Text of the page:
Greenstreet lashes out at gov't over new cocoa producer price

greenstreetPresidential nominee for the Convention People’s Party, Ivor Greenstreet, says the new cocoa producer price announced by the government is inadequate, and falls short of the investment of the cocoa farmers in the country.
“The CPP is of the view that the producer price which has just been fixed at a paltry GHC 475 per a bag of 64 kg is grossly inadequate and on the low side,” he told a small farmer group at Dodowa Monday.
Read: Producer price of cocoa increased
This was when he joined the farmer group to mark the International Cocoa Day observed on 1st October. He used the occasion to congratulate and salute the hardworking cocoa farmers in the country.
The flag-bearer said the poor cocoa farmers are “being shortchanged” by COCOBOD and other actors in the supply chain, noting it was unfortunate that “the Ghanaian cocoa farmer is taxed heavily through all sorts of deductions and levies on cocoa”.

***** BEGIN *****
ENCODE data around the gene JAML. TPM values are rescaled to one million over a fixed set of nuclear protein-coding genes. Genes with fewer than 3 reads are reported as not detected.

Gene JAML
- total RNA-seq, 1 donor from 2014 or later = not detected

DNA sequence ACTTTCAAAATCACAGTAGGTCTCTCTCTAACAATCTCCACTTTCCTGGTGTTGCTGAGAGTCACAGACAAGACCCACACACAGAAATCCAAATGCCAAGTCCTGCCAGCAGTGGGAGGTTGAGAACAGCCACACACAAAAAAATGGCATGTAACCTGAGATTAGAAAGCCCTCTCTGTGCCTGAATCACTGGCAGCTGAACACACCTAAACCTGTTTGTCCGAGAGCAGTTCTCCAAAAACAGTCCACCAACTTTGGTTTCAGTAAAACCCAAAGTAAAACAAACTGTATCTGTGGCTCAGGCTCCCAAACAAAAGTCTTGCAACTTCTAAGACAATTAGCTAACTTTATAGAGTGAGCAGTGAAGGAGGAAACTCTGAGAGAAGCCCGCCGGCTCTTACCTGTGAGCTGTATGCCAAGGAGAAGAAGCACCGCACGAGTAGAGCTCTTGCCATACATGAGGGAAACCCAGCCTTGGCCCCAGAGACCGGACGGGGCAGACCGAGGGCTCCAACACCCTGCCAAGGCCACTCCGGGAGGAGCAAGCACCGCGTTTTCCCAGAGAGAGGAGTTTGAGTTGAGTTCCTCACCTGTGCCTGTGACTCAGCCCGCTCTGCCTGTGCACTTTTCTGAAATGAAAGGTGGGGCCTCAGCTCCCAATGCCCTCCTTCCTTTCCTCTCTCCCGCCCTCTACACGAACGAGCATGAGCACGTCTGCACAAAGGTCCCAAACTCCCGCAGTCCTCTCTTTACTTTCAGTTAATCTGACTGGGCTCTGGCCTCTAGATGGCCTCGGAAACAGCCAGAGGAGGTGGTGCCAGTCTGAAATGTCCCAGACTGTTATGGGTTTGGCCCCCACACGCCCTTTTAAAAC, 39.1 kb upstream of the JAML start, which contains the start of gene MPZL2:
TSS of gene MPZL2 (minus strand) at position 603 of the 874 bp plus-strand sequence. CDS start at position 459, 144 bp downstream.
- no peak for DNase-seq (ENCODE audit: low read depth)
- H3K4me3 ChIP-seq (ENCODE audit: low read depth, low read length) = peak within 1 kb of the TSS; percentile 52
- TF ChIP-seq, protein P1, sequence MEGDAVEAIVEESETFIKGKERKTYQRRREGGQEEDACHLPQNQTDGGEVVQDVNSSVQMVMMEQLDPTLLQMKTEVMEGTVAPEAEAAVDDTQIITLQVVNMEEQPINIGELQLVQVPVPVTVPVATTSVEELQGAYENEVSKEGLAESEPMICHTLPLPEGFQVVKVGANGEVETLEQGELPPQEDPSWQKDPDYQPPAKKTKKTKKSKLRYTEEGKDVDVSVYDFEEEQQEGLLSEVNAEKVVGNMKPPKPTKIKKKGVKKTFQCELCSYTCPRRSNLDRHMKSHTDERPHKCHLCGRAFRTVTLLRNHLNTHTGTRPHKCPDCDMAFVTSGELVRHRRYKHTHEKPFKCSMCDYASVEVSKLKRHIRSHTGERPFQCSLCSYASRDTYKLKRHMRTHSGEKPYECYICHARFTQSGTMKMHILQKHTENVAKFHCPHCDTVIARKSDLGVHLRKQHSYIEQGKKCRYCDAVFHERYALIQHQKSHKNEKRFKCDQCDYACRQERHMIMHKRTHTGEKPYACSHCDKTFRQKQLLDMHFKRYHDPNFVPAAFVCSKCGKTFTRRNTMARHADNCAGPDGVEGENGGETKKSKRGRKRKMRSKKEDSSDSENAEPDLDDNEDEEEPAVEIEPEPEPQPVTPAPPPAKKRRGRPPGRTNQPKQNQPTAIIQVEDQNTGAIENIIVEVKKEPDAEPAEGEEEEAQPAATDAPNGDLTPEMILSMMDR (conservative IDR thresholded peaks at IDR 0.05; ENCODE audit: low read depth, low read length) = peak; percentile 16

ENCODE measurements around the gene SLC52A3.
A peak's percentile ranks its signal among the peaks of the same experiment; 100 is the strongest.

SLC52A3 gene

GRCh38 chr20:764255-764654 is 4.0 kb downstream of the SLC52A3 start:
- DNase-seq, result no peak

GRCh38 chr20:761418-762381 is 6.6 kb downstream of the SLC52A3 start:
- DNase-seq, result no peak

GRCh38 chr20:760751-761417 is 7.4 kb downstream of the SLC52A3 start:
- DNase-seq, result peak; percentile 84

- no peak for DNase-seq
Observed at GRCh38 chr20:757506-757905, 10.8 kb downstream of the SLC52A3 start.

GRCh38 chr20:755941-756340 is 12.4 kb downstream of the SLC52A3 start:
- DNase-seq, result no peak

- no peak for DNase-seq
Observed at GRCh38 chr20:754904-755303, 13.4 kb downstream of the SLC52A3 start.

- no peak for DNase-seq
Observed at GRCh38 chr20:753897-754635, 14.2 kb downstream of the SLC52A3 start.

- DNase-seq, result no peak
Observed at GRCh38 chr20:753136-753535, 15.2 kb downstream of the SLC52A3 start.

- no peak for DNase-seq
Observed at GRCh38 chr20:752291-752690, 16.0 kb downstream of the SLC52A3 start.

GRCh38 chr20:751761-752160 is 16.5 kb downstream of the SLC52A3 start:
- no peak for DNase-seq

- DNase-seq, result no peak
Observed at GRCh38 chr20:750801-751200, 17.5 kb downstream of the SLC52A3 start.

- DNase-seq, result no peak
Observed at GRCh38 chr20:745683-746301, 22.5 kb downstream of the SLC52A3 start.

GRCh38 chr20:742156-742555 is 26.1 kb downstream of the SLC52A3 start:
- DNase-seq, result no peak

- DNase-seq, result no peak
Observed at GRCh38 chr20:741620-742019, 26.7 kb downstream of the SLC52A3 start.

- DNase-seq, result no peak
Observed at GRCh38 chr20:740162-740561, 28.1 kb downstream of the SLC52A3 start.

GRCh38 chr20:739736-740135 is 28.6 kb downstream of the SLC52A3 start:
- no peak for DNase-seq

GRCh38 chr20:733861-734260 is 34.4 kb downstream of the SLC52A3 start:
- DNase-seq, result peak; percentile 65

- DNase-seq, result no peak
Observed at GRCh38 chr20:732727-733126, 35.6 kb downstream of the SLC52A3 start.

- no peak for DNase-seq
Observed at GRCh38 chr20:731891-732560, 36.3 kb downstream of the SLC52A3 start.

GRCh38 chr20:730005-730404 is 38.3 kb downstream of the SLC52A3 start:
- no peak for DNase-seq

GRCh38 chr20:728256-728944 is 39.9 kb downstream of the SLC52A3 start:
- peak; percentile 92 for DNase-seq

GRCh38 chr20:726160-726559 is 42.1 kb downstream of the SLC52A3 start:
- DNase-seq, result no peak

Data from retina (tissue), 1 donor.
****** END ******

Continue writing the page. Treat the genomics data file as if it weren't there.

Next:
Mr Greenstreet wondered why foreign companies enjoy tax holidays and breaks on their investment and income while the poor farmer invests a lot of capital and sweat equity in a cocoa farming enterprise and “gets a paltry return on his investment through low and taxable producer price”.
COCOBOD’s mandate in construction questioned
The flag-bearer also questioned the position of the Ghana COCOBOD in building and construction, which he said falls out of its core mandate, noting it has now become a jack of all trades and master of none.
“The constitution has created Ministries and Agencies such as Ghana Highway Authority, Department of Feeder Road, Ministry of Roads and Highways and so what  locus has Cocoa Board, a cocoa sector agency have  in building and constructing roads?  What is behind this?,” he asked
He said although  procurement of fertilizer is the responsibility of the Ministry of Agriculture COCOBOD has taken over and doing it badly.
Mr Greenstreet said what the COCOBOD  must do is to go into extension service and “stop meddling in provision of infrastructure
“It is their extension which enabled Ghana to produce 550,000 tonner in 1965, it took another 40 years or so to hit that mark and pass it albeit with a better and more extensive infrastructure than existed at that time,” he recalled.

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